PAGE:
What is Soroban?
Soroban is the Japanese abacus. It looks very similar to the Chinese Suanpan (which is to be expected since it was derived from the Suanpan when it was first introduced to Japan in the 1600s) except that instead of having two beads in the top part, it only has one.
What is Anzan?
Anzan is the Japanese method of doing Mental Math by using a mental image of an abacus. No physical abacus is used.
Soroban and Anzan have been part of the compulsory curriculum in Japan for many years until its modernisation and increased focus on the use of computers in daily life. During the Meiji Period, when Soroban was still actively taught in schools, the Japanese population showed strong skills in Math and Anzan. Since the decline in its teachings and the increase usage of technology, there have been concerns that the general population is losing valuable skills in the basic fundamentals of the thinking process. In 1989, the Japanese Ministry of Education reintroduced Soroban into the elementary school curriculum.
When I was in school, they were beginning to introduce calculators into Math classes. At that time, it was limited only to the senior students, while the junior students were still required to perform Mental Math. I remember an argument from the junior students regarding why we weren’t allowed to have calculators since they were so readily available anyway. The reason was that we needed to learn the basic fundamentals before we were entitled to the privileges of technology. I am inclined to agree with the Japanese Ministry of Education. We are becoming too reliant on technology to perform simple tasks for us.
Why use Soroban for teaching Anzan?
Simply put, it’s effective. It trumps the electric calculator in speed and accuracy:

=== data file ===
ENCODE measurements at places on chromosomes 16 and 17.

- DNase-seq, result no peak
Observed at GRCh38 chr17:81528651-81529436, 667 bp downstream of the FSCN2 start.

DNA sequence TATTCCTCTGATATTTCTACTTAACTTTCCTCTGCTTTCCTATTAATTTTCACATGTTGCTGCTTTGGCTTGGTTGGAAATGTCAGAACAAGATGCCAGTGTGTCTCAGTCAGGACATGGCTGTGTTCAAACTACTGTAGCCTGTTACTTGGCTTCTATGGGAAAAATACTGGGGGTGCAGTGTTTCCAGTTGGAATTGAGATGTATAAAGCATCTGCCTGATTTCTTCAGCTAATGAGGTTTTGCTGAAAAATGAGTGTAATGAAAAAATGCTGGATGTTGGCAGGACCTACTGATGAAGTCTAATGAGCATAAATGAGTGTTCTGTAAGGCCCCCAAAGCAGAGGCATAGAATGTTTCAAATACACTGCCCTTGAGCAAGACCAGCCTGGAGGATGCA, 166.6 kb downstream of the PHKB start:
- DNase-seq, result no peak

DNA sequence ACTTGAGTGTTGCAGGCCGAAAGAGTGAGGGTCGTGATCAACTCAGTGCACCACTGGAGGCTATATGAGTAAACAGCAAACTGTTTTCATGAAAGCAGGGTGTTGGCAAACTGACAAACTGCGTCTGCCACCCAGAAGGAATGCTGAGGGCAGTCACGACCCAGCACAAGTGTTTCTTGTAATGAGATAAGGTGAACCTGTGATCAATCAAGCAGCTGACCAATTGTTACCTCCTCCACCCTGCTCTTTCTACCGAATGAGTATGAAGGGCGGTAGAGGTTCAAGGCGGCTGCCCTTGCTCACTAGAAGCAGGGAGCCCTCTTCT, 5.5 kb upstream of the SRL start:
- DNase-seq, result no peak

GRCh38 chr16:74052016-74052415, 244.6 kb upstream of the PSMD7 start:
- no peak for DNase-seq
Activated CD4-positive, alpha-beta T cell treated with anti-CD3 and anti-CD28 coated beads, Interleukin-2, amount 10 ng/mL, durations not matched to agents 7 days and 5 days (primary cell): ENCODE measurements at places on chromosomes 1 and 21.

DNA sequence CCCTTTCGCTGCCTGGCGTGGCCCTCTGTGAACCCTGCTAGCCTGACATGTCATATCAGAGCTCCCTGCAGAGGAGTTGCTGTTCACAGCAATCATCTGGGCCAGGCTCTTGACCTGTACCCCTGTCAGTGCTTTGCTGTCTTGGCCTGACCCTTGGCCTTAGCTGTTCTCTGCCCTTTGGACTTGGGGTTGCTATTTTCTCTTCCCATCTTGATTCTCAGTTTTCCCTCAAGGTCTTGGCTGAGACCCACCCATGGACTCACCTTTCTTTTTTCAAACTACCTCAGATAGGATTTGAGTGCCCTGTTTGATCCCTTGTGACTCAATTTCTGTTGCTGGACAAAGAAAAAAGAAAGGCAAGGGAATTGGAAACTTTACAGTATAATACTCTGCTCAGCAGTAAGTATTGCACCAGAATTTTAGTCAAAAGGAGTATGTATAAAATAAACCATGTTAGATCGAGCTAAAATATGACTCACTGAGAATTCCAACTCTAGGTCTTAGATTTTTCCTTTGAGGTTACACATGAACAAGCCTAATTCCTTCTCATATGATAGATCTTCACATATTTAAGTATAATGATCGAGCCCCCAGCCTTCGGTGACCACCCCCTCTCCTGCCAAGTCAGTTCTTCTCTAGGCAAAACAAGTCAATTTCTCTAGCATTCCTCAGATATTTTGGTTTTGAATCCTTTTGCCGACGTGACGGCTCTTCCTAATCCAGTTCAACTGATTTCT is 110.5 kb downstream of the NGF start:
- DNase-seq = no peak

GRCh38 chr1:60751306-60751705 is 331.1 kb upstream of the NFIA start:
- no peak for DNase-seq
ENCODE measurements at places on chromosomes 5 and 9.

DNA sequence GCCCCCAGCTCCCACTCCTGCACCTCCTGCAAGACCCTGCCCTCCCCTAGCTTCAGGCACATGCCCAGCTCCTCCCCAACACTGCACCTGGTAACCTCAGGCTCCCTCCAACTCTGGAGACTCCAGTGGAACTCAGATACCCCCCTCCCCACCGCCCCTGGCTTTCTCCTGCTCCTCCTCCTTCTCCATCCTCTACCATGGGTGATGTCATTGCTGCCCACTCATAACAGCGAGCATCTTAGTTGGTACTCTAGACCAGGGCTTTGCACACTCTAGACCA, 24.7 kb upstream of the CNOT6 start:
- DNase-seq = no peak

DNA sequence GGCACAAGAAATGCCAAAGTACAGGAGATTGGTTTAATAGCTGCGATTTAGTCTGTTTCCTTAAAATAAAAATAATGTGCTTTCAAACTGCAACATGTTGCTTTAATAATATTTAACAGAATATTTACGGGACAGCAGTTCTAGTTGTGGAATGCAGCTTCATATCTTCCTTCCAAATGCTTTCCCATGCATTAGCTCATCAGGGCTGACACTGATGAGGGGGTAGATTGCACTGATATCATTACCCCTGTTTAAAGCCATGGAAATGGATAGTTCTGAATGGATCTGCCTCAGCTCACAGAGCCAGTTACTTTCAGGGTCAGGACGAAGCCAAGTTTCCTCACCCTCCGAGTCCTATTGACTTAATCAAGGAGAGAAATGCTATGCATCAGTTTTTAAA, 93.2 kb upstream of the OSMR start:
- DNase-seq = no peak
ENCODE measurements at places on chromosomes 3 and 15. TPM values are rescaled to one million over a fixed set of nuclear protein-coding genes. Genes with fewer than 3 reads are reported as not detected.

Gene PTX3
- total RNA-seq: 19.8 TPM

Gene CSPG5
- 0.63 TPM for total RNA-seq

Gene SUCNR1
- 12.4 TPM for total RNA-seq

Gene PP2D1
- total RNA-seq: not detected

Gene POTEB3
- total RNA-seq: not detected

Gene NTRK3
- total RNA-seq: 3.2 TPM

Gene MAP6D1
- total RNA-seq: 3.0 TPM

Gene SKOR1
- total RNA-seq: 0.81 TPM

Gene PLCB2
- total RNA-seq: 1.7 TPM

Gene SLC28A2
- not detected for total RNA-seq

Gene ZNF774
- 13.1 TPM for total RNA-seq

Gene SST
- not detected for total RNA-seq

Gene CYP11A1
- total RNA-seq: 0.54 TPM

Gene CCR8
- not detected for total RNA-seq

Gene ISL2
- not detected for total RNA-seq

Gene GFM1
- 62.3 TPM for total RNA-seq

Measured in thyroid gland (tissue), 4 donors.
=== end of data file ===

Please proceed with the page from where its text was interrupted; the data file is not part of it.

On November 12, 1946, a contest was held in Tokyo between the Japanese soroban, used by Kiyoshi Matsuzaki, and an electric calculator, operated by US Army Private Thomas Nathan Wood. The bases for scoring in the contest were speed and accuracy of results in all four basic arithmetic operations and a problem which combines all four. The soroban won 4 to 1, with the electric calculator prevailing in multiplication.
How does Soroban help teach Anzan?
I’m not exactly sure right now, but I’ve bought a mini Soroban for Gavin (waiting for it to be delivered) and am looking around for suitable books or teaching programs to help teach him Soroban. I’ll let you know what I find out so watch this space!
Currently, as far as I am aware, they are teaching Soroban in Heguru through flash cards. The children have been taught to recognise numbers from 1 to 100 on the Soroban. I don’t know what else they plan to do with the Soroban, but I’ve decided to explore teaching Gavin Soroban and Anzan.
More in the next post but for now, let me inspire you with this video. Check out the Mental Math calculation – I don’t think I could calculate that fast with a calculator! And here’s another one on Brain Age – watch the increasing speed of calculation!
Learn more about Anzan/Soroban:
- SAI Speed Math Academy
- Japanese Abacus Use & Theory
- Japanese Abacus For Kids: A step-by-step guide to addition and subtraction using the Japanese abacus (Soroban)
- Learn to do Math With Soroban a Japanese Abacus: Learn how to add, subtract, multiply, divide and find square roots with this easy to use instruction guide.